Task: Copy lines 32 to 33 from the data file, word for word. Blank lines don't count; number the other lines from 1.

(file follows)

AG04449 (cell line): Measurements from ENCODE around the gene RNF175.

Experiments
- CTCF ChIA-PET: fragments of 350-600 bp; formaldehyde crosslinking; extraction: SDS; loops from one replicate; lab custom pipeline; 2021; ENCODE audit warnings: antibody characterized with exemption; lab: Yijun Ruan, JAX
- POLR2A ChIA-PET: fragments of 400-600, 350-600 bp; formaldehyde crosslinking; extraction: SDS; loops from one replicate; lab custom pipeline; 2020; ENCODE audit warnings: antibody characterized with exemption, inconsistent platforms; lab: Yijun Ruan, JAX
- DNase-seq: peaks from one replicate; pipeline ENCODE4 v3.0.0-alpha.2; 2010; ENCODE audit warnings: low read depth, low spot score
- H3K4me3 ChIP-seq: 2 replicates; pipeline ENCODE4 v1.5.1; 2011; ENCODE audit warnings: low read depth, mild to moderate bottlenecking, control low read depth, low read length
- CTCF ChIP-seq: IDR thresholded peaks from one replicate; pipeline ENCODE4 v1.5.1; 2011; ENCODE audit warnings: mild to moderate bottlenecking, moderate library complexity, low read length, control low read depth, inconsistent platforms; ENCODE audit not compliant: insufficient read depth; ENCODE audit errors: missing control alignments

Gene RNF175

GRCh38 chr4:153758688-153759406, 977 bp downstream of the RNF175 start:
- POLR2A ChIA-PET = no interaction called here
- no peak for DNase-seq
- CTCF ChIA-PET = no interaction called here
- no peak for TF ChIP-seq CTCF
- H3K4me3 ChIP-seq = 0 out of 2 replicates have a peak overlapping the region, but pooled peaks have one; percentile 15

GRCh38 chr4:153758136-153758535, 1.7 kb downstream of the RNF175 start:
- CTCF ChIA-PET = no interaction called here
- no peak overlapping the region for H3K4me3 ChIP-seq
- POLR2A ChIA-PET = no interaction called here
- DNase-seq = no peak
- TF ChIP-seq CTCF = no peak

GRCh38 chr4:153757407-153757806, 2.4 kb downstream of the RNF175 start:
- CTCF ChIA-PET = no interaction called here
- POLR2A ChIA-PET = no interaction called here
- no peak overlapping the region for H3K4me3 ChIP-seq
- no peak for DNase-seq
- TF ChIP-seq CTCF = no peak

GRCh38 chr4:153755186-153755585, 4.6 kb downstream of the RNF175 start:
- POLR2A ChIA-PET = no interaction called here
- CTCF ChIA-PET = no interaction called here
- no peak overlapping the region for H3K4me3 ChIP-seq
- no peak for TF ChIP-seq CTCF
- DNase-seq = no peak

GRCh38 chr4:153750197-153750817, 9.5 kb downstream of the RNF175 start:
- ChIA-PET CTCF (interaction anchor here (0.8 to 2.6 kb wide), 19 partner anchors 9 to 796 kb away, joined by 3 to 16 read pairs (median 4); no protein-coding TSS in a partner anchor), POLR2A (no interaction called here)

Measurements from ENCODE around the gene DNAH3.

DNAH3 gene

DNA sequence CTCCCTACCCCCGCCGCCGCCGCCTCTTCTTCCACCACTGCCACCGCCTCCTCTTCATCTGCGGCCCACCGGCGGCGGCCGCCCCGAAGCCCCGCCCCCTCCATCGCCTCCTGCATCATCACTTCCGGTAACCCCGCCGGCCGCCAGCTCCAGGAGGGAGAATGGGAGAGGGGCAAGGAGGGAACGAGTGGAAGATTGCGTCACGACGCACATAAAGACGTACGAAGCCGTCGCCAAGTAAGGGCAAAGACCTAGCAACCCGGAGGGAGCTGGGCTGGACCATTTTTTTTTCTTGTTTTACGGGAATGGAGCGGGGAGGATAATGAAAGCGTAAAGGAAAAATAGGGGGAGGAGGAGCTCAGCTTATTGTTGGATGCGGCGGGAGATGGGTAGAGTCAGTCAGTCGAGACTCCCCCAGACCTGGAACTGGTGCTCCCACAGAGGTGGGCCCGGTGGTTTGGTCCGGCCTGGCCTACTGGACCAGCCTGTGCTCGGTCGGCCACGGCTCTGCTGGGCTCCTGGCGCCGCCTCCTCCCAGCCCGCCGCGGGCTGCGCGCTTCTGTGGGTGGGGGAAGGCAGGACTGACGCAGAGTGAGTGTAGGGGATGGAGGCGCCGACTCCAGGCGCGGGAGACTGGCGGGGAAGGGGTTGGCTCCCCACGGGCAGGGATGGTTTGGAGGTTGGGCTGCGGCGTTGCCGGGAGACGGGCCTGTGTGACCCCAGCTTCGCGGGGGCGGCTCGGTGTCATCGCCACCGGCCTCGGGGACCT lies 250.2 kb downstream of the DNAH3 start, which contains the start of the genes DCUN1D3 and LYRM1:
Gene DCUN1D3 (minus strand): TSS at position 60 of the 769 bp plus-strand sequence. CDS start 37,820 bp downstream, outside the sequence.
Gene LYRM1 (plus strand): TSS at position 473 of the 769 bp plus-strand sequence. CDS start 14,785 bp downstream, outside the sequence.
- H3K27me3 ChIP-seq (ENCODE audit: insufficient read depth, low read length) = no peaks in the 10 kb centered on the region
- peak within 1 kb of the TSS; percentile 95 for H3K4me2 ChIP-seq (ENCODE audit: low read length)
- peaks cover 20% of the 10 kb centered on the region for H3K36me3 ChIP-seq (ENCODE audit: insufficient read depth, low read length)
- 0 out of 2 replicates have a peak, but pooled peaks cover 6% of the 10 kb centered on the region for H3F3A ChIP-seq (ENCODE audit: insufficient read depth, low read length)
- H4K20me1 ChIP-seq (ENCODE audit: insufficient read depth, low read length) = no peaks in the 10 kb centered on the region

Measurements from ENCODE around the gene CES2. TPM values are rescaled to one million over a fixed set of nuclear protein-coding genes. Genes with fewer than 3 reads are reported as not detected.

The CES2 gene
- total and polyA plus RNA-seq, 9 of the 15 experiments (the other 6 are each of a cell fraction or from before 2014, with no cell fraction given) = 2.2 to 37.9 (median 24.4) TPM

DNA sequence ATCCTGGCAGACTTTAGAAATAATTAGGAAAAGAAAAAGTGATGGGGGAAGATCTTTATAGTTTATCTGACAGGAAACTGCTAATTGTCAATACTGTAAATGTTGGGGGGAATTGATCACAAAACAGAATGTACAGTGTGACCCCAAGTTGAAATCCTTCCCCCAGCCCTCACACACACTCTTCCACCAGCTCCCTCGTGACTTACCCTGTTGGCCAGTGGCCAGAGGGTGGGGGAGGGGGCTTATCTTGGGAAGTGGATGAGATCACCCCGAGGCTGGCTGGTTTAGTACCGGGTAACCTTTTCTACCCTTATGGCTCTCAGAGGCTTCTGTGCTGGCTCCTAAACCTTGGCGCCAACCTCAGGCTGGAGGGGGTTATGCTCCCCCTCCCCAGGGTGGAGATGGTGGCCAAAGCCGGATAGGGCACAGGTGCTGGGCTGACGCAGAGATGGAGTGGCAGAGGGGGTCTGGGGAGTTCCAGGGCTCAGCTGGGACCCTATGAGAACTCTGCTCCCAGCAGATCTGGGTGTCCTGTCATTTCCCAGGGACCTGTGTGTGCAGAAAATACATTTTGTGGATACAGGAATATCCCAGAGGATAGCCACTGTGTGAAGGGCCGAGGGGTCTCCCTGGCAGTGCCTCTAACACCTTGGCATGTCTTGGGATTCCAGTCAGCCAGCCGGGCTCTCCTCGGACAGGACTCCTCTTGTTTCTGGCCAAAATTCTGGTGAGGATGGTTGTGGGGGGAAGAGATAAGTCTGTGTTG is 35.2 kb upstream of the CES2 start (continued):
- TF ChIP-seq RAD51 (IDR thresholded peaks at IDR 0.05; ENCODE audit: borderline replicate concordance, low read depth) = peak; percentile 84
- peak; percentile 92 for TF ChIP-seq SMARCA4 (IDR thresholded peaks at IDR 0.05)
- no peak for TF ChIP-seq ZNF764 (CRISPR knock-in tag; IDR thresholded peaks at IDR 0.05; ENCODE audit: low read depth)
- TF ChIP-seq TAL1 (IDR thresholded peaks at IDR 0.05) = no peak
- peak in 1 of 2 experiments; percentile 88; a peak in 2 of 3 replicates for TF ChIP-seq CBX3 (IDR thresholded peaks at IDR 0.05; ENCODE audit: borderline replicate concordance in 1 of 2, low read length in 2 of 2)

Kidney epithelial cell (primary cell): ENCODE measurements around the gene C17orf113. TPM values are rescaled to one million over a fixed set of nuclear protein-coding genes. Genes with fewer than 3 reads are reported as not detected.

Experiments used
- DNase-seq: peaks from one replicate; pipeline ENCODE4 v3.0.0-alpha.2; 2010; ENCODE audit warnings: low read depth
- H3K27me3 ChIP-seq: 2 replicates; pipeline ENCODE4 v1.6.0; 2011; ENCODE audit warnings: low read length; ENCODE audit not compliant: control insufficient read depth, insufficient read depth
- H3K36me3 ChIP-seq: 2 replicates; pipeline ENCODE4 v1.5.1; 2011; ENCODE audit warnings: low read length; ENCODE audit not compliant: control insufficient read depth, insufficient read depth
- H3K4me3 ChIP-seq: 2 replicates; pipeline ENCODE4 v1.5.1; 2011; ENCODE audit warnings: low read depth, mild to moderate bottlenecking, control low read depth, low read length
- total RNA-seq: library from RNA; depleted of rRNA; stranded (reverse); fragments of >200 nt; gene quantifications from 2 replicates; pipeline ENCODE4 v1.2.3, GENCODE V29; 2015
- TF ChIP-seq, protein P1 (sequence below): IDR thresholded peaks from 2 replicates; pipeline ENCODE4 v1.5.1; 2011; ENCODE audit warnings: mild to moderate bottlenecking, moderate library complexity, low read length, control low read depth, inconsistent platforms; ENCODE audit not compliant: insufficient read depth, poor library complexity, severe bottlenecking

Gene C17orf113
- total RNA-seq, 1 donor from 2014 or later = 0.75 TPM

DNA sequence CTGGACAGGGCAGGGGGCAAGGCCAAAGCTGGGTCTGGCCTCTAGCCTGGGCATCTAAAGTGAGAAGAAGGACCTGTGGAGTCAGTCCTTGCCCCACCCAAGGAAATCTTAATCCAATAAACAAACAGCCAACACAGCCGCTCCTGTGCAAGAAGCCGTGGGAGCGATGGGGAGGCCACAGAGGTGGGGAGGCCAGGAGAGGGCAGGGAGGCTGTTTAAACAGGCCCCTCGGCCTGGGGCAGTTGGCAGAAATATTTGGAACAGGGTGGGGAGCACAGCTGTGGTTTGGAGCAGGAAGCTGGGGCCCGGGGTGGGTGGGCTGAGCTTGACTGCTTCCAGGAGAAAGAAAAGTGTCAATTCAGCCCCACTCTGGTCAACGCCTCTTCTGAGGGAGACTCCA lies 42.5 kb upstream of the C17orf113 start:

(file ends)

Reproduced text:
- DNase-seq = no peak

GRCh38 chr4:153750197-153750817, 9.5 kb downstream of the RNF175 start: